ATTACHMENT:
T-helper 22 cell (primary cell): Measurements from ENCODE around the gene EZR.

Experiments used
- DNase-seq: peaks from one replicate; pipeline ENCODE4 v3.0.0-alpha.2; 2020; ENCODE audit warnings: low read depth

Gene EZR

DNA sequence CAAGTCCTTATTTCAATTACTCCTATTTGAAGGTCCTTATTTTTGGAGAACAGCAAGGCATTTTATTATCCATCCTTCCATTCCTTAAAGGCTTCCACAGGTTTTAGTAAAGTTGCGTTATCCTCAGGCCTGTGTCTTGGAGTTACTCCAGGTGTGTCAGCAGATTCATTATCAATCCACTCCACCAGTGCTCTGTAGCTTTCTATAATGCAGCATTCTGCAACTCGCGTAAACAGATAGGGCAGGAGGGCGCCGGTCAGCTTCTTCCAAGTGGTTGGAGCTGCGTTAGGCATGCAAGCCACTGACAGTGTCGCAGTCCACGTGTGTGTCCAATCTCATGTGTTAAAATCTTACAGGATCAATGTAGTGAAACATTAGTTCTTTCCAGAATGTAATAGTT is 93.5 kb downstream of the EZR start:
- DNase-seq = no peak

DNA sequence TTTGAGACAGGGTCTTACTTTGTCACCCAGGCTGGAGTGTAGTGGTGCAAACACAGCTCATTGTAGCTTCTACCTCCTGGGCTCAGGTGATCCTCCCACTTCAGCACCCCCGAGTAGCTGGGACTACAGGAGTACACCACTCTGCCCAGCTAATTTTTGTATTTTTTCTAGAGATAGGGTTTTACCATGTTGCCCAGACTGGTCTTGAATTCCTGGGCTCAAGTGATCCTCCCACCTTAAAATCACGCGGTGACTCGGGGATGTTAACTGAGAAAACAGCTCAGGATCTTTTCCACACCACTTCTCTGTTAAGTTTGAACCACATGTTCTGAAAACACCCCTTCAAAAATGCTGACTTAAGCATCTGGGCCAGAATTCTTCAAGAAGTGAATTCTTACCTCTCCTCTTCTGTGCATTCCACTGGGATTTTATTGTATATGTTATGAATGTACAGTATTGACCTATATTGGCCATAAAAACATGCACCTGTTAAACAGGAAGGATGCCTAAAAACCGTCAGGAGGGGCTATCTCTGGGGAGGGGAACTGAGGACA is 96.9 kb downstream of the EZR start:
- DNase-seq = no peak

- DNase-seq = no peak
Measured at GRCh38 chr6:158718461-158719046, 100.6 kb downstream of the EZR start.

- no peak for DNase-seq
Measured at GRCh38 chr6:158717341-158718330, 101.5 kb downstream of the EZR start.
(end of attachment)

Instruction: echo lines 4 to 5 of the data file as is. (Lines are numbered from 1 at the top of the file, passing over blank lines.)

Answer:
Gene EZR

DNA sequence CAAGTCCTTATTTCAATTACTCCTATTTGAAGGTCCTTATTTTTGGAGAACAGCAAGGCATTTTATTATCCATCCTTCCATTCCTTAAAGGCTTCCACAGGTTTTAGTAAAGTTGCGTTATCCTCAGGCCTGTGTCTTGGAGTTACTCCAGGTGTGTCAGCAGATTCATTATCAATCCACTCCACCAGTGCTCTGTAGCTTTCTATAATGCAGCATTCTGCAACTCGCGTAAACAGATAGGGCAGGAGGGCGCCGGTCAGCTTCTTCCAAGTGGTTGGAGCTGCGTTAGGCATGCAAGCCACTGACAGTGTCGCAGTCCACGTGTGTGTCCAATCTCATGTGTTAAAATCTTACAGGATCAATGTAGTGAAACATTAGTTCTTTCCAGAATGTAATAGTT is 93.5 kb downstream of the EZR start: